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Three Ways to Help Break the Stigma of Mental Health

January 17, 2018

I had the pleasure of participating on a panel for the Greater Des Moines Partnership’s Public Policy Forum on Mental Health. This event was also a celebration of the Business Record’s recent special publication, “Lifting the Veil.” Both show significant progress in our community to recognize mental health as an issue that is vitally important and in need of immediate and consistent attention.  

As Polk County Chairperson Angela Connolly so eloquently stated, “We need to start treating mental health the same as any other area of health. We do a lot for our physical health and call it a quality of life issue. The fact is if you don’t have your mental health, it affects your life every day.”

Advocating for Mental Health Treatment

Mental health effects my everyday life. My 10-year-old son is diagnosed with bipolar disorder, ADHD and an anxiety disorder. This means, like it or not, mental health is a part of my personal and professional life and without treatment my entire family would be in a state of constant chaos. We are lucky to have an amazing team for my son, but we acknowledge that is not the case for everyone and the road to help is extremely difficult. This is why I continue to speak up and advocate for all Iowans suffering from a mental illness. You can too!  

Three Ways to Break the Stigma in Your Community

Listen with Empathy.

If someone confides in you about a mental health issue, stop what you are doing (yes, I mean put your cell phone down) and listen with an empathetic ear. This is especially true in the workplace.  Too often we might seem too busy or occupied to be able to help someone who is suffering, but just taking a few moments out of your day to listen without questioning or judgment goes a long way. Don’t necessarily try to solve the problem, just listen.

Act with Understanding.  

Do not say phrases like, “This will pass” or “If you just did X, Y or Z, I know you will feel better.” Be calm. Speak slowly and ask simple, yet direct questions that demonstrate an understanding.  For example, “How can I help you?” or “What do you need in this moment?” If they say nothing, that might be true. However, if you hear anything with a clear warning sign of infliction of self-harm or harm to others, you must take action. This should be done after listening and you do not need to involve the person you are speaking with as this can cause more harm.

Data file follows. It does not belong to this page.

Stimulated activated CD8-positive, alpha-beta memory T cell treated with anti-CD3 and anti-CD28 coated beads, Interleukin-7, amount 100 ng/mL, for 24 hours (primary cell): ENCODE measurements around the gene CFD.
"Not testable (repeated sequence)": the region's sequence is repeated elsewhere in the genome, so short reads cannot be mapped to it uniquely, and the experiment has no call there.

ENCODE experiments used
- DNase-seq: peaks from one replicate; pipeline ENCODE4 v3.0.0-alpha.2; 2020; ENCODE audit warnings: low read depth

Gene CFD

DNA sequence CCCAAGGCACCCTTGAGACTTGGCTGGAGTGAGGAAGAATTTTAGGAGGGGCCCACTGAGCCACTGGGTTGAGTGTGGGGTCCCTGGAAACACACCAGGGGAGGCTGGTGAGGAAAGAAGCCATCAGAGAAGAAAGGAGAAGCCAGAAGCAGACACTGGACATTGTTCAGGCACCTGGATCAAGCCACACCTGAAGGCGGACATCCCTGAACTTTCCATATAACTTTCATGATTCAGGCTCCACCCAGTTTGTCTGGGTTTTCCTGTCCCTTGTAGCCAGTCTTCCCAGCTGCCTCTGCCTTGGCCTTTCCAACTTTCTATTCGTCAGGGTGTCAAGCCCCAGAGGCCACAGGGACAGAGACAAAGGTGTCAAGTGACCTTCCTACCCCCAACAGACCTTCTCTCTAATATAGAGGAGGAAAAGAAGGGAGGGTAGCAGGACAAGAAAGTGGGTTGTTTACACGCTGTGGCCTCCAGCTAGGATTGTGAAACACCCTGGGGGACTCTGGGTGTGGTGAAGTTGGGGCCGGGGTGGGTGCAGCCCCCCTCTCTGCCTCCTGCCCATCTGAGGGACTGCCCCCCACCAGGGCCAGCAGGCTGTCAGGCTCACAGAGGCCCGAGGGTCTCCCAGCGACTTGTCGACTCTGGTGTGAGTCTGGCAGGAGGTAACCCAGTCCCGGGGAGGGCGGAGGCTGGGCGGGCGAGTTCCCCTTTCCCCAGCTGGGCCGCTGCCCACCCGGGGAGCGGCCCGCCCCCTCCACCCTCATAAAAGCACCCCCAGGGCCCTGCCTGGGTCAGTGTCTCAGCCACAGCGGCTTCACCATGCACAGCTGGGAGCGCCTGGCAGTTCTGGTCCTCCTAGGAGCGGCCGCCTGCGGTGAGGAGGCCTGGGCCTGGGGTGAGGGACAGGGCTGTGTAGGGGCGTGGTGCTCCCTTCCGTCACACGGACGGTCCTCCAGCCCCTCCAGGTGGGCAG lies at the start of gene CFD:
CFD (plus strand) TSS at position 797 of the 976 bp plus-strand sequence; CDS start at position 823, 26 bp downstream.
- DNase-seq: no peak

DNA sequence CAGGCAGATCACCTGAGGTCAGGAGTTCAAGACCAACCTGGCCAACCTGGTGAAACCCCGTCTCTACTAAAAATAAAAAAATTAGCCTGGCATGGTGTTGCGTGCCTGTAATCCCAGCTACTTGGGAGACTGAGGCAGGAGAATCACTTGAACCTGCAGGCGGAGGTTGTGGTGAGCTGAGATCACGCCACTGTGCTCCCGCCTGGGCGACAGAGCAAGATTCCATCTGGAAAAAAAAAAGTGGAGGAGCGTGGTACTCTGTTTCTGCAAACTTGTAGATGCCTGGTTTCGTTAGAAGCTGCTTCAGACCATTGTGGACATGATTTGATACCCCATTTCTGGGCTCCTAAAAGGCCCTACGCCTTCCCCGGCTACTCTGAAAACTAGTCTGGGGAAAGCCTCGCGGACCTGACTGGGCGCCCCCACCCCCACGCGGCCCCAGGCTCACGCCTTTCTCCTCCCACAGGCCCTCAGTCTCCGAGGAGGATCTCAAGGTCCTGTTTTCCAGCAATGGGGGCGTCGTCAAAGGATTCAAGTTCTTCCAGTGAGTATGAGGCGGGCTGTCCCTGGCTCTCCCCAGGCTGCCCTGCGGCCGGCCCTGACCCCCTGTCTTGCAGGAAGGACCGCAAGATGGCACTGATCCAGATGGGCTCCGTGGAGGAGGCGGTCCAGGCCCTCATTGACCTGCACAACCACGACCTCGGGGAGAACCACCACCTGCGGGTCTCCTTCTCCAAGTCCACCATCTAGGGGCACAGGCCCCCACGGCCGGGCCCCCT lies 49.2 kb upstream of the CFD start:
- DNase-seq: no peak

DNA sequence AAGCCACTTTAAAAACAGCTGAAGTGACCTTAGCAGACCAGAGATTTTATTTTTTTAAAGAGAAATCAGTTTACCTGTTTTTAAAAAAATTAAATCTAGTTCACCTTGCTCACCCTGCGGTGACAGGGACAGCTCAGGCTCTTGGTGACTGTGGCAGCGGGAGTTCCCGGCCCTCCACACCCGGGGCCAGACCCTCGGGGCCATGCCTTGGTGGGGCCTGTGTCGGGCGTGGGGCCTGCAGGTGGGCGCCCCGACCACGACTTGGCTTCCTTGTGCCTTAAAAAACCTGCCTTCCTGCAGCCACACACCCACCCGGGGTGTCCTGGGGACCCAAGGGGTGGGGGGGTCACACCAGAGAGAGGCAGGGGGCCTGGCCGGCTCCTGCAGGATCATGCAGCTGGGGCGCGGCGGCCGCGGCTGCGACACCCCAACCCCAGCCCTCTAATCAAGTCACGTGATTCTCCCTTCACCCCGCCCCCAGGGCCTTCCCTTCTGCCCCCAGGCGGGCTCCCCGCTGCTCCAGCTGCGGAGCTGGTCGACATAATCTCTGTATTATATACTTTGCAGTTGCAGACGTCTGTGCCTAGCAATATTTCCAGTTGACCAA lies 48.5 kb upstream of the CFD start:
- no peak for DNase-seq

Be an Advocate. 

Mental Health is a workplace issue. Tell the people you work with, including supervisors and senior leaders, that you care about the mental health of your co-workers and they should too. According to fellow panel member Peggy Huppert, Executive Director of NAMI Iowa, “Depression is the number one reason people miss work.” Think about how much more productive your workplace would be if the CEO and other key leaders clearly communicated support for the mental health of all employees!

So, what is next? Here is my challenge. Next time you hear a friend, family member or co-worker say something that could potentially continue the negative stigma around mental health, speak up! The fact is, we ALL have someone in our lives that has suffered from a mental health issue. Join me in doing the right thing for Iowans and be an advocate for adequate access to quality mental health care for all without obstacles, stigma or judgment.  

The Partnership's Public Policy team engages with local, state and federal officials to create public policy that generates economic growth, business prosperity and talent development in Greater Des Moines. The Partnership is a nonpartisan organization. To learn more, click here.  

Carrie Clogg

Carrie Clogg is the executive director of the Civic Music Association. She is also an education and mental health advocate for Greater Des Moines (DSM).